HS2 Phase Two route confirmed

Visualisation showing HS2 station in Leeds.
Listen to this article

The preferred route for Phase Two of HS2 from Crewe and the West Midlands to Manchester and Leeds has been presented by the UK government.

Today’s announcement, though not throwing up any major surprises, is an important step for the project as it begins the process of safeguarding the route from future development.

The western leg of the high-speed railway will extend north from Crewe to Manchester Airport through to a new station next to Manchester Piccadilly station.

The route will include a connection to Liverpool and to the West Coast Main Line allowing the compatible fleet to travel up to Scotland.

The government has also confirmed that the eastern leg will include new stations in Toton, Sheffield and Leeds – although the location of the Sheffield station is still to be confirmed.

Several other refinements are still being considered, including going around East Midlands Airport instead of tunnelling under it and moving the site of a new depot at Golborne to a site north of Crewe.

Transport Secretary Chris Grayling said: “The full HS2 route will be a game-changer for the country that will slash journey times and perhaps most importantly give rail passengers on the existing network thousands of extra seats every day. They represent the greatest upgrade to our railway in living memory.”

hs2_UK_Map_Master Layers UPDATED Jan 2015 HS2 Boards

In a separate announcement, HS2 announced the three successful which will deliver the enabling works for Phase One of the route from London to Birmingham.

The £900 million contracts have been split into three regions. Area South was awarded to Costain and Skanska, Area Central to Morgan Sindall, BAM Nuttall and Ferrovial Agroman, and Area North to Laing O’Rourke and J. Murphy & Sons.

Work on Phase One of the route is expected to be completed by 2026. Phase 2a, from the West Midlands to Crewe, will follow in 2027 and Phase 2b, to Manchester and Leeds, will open in 2033.


James MacColl, head of campaigns for Campaign for Better Transport, said: “With future Government finances somewhat uncertain at present, the emphasis must be on getting the most from our investment in HS2.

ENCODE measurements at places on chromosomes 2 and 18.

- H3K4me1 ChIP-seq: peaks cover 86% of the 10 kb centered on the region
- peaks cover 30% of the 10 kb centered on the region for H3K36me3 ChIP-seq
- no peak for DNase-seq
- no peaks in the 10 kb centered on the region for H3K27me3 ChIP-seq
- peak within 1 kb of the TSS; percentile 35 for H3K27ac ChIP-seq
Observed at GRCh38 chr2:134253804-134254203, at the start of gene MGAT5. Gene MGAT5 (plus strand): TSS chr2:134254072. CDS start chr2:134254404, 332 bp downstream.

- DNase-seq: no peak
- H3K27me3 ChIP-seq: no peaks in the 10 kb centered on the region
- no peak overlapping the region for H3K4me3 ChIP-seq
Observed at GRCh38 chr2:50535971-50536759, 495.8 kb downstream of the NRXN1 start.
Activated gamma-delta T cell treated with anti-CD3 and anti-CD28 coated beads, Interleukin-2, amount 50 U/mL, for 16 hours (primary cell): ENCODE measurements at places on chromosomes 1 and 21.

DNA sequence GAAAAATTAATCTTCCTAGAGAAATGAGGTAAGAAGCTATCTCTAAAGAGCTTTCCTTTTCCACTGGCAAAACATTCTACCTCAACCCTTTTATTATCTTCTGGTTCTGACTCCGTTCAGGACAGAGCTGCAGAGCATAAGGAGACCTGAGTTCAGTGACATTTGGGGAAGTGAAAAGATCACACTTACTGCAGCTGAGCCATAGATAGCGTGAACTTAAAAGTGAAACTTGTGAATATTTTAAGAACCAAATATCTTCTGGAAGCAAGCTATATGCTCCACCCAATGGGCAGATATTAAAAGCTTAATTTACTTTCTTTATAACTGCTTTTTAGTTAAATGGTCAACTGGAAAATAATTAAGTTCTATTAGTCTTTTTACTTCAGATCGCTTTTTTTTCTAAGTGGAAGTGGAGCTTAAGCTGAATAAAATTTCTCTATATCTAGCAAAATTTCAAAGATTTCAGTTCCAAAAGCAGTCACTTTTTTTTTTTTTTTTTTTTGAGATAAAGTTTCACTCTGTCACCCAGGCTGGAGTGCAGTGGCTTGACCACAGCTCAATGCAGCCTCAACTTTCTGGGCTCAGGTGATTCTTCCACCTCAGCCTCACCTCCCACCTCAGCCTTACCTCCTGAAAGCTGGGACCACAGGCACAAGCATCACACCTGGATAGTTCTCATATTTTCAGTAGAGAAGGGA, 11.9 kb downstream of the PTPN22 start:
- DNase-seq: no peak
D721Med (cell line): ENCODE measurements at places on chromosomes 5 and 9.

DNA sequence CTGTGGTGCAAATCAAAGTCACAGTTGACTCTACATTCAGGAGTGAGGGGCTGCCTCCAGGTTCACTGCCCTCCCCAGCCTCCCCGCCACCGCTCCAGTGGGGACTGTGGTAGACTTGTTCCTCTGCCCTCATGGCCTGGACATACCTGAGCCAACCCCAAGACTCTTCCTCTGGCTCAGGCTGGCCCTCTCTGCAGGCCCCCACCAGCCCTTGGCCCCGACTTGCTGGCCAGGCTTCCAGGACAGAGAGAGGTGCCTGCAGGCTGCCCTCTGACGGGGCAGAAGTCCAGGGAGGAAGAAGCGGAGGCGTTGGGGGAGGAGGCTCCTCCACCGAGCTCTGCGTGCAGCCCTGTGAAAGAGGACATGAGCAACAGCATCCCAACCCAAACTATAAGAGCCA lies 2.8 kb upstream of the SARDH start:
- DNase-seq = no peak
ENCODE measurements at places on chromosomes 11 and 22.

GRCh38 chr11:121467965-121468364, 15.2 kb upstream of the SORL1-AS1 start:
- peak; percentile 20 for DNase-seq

“Its success depends not only on minimising the damage that the route would cause to communities and landscapes, but also on ensuring that it forms a viable and useful part of the transport network, attracting people and freight off the roads and out of planes.

“To do this, the Government must set out an integration plan to show exactly how HS2 will enable extra freight and passenger trains on the existing network and how the new high speed services and stations will link with the rest of the transport network. Without more progress on this, the potential benefits of the scheme will be badly compromised.”

A High Speed Rail Industry Leaders (HSRIL) spokesperson said: “HS2 was never just about faster journeys from London to Birmingham, and this phase will extend the transformative economic benefits of the project to cities all across the country. It also creates a springboard for a full national network that will bring HS2’s benefits to cities such as Nottingham, Derby, Sheffield, Leeds, Crewe and Manchester.

“HS2 will revitalise the northern economy by driving urban regeneration and creating tens of thousands of jobs in key towns and cities. The improved connectivity will make these cities a more attractive location for businesses, transforming local communities and providing a huge economic boost to Britain.

Artist impression of Manchester Piccadilly station.
Artist impression of Manchester Piccadilly station.

“The award of the enabling works contracts is equally important. It means that within months’ spades will be in the ground and construction underway.

“HSRIL’s recent report on employment and HS2 showed that 28,000 jobs will be created on the project by 2020. These contract awards mean that the first of those jobs will be created almost immediately.

“The industry delivers projects similar to HS2 all over the world and is ready, willing and able to do so in the UK. Delivering such projects on time and on budget is of vital importance, and that is what we intend to do on HS2.”

Paul Plummer, chief executive of the Rail Delivery Group, said: “HS2 will become a very important part of Britain’s railway for decades to come, and will play a huge part in managing the capacity challenge that we face.

“Rail companies are already delivering the £50 billion plus Railway Upgrade Plan to build the bigger, better, more modern network that Britain needs to carry even more people and freight safely, quickly, reliably and efficiently, which includes the start of construction on HS2.

“The rail industry is working hard to ensure HS2 is seamlessly integrated with the existing network as one railway when the new line opens in 2026.”

Images courtesy of HS2.

Previous articleSeamless interchangeability
Next articleThe lost railways of Heathrow